G-AHS marching band wakes up with 'Dreamzzz' after chaotic COVID year

Shawn Hardy
Echo Pilot

Jasmine Bailey and Dorian Pryke are ready for some sweet "Dreamzzz" this year as the drum majors for the Greencastle-Antrim High School marching band.

The 49 musicians and color guard members who make up the 2021 Blue Devil marching band have been rehearsing their show at band camp, which got underway last week and continues this week.

Jasmine Bailey and Dorian Pryke are the 2021 Greencastle-Antrim High School marching band drum majors.

This year's show is titled "Dreamzzz" and depicts a dream sequence — the fall from consciousness, restful sleep and the nightmare you wake up from, said Peter Vincenti, band director.

"The music reflects the state of mind," he explained.

Vincenti compared the show to a book in which the musicians write the words and the color guard gives the pictures.

"It's gonna be a good show," said Jasmine, who is a senior.

Members of the Greencastle-Antrim High School marching band practice their 2021 show 'Dreamzzz' during band camp on Aug. 3.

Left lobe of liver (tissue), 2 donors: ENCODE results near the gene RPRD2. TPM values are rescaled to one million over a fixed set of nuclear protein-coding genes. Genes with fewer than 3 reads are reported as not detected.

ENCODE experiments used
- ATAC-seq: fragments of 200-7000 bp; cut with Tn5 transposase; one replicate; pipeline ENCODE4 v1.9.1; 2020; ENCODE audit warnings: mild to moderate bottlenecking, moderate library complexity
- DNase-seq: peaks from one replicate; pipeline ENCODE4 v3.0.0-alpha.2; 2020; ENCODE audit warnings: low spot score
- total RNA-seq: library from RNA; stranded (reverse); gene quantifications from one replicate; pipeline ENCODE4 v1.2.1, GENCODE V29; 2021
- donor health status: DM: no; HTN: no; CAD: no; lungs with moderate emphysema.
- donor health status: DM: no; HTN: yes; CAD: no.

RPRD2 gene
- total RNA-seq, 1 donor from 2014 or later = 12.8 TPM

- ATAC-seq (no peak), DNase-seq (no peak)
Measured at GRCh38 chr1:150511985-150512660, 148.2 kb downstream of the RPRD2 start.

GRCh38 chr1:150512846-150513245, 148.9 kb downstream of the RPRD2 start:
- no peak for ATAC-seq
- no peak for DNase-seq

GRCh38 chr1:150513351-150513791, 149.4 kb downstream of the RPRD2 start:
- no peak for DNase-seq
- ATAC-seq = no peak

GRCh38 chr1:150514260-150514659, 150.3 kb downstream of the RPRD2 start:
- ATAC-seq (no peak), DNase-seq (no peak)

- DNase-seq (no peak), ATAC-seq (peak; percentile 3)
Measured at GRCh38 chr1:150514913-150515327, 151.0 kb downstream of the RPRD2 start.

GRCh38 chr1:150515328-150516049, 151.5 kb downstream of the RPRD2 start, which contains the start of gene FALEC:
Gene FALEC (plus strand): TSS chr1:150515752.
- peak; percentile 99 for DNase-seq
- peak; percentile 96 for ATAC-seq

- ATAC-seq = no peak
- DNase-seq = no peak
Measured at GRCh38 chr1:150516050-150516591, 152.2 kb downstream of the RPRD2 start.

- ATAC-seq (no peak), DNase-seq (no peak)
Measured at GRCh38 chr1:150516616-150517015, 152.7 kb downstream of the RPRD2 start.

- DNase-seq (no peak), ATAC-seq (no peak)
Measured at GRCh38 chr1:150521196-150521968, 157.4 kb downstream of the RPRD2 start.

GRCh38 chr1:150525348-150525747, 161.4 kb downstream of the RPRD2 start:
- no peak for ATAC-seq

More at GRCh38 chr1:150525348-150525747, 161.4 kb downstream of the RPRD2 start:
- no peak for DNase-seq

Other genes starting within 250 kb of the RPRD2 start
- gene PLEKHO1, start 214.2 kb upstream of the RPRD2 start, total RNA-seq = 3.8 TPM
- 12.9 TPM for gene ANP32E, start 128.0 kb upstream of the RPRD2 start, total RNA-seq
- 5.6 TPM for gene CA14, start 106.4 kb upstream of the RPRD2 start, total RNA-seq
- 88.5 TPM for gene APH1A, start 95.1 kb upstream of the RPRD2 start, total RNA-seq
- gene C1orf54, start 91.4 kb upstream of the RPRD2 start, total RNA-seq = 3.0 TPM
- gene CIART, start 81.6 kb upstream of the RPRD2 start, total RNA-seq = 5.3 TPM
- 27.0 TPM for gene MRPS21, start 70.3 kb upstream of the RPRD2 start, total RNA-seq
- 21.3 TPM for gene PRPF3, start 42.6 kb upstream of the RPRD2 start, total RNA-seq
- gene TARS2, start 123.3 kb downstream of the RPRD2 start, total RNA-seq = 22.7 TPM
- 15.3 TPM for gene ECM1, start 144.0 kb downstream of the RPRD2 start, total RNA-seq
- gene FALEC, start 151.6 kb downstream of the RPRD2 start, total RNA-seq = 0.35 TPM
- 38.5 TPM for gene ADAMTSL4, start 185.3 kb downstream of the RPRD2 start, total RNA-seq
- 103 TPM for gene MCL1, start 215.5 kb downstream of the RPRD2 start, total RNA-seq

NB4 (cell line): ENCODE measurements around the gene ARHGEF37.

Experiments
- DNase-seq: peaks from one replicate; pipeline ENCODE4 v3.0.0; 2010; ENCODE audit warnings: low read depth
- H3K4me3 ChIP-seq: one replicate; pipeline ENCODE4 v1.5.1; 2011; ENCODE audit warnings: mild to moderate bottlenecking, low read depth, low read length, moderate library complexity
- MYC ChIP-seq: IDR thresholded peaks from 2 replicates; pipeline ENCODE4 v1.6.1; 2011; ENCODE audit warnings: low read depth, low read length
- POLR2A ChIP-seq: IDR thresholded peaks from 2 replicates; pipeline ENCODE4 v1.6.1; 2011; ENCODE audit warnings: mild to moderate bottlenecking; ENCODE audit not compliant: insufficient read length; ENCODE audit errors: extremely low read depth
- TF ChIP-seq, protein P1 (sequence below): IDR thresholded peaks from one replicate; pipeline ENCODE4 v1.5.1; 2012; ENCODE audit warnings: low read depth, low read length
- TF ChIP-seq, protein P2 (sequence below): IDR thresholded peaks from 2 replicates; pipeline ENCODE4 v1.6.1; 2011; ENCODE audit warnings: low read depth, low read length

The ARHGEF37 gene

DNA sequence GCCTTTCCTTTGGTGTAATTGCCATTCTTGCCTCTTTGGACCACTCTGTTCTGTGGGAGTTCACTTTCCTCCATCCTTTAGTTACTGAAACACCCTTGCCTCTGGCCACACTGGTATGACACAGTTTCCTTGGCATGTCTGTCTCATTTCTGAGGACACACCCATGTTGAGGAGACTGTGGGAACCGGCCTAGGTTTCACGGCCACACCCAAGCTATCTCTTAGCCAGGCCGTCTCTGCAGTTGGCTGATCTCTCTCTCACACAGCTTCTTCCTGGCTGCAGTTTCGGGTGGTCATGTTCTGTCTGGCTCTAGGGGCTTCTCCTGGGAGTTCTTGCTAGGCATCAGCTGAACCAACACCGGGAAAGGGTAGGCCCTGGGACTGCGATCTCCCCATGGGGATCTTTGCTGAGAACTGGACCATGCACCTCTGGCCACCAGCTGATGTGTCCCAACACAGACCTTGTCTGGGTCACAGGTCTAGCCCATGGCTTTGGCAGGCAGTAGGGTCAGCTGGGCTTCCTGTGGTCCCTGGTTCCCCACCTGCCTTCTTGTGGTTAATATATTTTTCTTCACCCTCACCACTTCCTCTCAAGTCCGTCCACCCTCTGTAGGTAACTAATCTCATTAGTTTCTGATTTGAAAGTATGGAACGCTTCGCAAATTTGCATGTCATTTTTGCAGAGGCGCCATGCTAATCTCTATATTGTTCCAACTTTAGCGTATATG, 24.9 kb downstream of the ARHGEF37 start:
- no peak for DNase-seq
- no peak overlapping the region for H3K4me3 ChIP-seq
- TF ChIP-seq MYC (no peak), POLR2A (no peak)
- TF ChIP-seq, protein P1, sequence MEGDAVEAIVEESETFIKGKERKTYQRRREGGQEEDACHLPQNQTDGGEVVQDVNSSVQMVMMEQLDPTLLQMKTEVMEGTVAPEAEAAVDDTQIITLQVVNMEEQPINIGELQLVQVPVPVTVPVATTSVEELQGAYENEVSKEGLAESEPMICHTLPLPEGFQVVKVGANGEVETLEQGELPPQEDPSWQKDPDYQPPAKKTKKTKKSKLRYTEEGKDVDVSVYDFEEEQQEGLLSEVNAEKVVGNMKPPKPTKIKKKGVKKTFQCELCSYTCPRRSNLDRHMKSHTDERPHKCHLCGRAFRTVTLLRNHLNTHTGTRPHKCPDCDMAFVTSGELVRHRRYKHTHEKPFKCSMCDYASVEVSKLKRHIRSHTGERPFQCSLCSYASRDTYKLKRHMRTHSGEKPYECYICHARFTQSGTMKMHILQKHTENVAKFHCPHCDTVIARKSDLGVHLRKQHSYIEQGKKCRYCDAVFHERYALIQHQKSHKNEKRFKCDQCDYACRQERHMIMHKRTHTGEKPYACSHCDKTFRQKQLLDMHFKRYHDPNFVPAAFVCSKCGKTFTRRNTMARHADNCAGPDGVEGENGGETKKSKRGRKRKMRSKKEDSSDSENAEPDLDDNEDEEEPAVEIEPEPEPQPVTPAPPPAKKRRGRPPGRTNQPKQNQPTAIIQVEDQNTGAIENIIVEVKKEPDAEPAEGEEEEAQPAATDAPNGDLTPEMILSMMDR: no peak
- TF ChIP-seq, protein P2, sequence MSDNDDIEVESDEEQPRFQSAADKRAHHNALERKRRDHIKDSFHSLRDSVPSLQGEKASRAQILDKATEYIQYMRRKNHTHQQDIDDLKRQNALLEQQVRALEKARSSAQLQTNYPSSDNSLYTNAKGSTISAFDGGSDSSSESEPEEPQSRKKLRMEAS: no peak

Photo gallery: Greencastle-Antrim High School marching band prepares for 2021 show 'Dreamzzz'

Playing during pandemic: Virtual winter concert orchestrated at Greencastle-Antrim High School

"My mantra to them is 'Be positive,'" said Vincenti.

That's working, according to Jasmine, who said everyone is incredibly positive and lifting up their leaders and each other.

"I'm really excited we have the band together," she said.

Drummers Marc Alexander, left, and Owen Monday practice the Greencastle-Antrim High School marching band's 2021 show 'Dreamzzz' during band camp on Aug. 3.

Dorian, a junior, also is happy "to be back as a band again" after last year's chaotic COVID-19 season.

Tuba players Colin Stike, left, and Larson Thomas practice the Greencastle-Antrim High School marching band's 2021 show 'Dreamzzz' during band camp on Aug. 3.

Because of the pandemic there was no band camp, an abbreviated season, no competitions, no away football games and a shorter show — just five minutes, compared to the usual seven and a half or eight, Vincenti said.

After a year of masks, Dorian said, "It's great to see people's faces, see people smile and make people smile."